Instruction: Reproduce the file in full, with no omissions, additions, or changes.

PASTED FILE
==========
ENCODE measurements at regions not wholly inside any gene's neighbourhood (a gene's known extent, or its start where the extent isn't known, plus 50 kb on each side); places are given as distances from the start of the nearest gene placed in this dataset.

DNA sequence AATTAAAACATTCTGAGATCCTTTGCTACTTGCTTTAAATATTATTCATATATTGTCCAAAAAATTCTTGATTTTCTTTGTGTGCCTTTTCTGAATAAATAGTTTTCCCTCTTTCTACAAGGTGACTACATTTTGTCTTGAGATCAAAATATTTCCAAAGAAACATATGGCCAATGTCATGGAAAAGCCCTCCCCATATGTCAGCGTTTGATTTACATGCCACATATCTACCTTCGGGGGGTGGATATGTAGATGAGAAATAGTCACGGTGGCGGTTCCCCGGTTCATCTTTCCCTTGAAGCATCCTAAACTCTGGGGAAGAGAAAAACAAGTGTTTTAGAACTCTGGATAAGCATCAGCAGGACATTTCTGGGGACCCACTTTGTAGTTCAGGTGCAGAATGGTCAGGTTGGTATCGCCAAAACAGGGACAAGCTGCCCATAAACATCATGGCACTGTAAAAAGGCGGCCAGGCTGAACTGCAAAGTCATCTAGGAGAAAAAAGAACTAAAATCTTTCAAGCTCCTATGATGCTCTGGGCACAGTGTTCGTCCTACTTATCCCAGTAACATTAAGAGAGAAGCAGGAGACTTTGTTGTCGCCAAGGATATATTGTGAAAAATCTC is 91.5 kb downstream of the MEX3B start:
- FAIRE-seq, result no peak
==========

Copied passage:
ENCODE measurements at regions not wholly inside any gene's neighbourhood (a gene's known extent, or its start where the extent isn't known, plus 50 kb on each side); places are given as distances from the start of the nearest gene placed in this dataset.

DNA sequence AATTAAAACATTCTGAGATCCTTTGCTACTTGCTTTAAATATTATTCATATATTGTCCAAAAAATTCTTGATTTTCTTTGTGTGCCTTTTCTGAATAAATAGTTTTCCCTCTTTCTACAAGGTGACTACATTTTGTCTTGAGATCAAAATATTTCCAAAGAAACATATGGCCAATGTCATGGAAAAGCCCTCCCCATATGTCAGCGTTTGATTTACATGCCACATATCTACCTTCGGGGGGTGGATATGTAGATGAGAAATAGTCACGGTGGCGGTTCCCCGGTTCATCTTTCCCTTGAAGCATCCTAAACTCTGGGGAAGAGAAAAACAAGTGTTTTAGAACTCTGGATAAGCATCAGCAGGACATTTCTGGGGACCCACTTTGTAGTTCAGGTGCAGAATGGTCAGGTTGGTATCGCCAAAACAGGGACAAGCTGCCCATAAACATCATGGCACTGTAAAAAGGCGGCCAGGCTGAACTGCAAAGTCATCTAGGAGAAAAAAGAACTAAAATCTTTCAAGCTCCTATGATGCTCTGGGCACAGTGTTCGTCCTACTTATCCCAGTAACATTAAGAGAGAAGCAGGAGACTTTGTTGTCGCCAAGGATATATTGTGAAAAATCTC is 91.5 kb downstream of the MEX3B start:
- FAIRE-seq, result no peak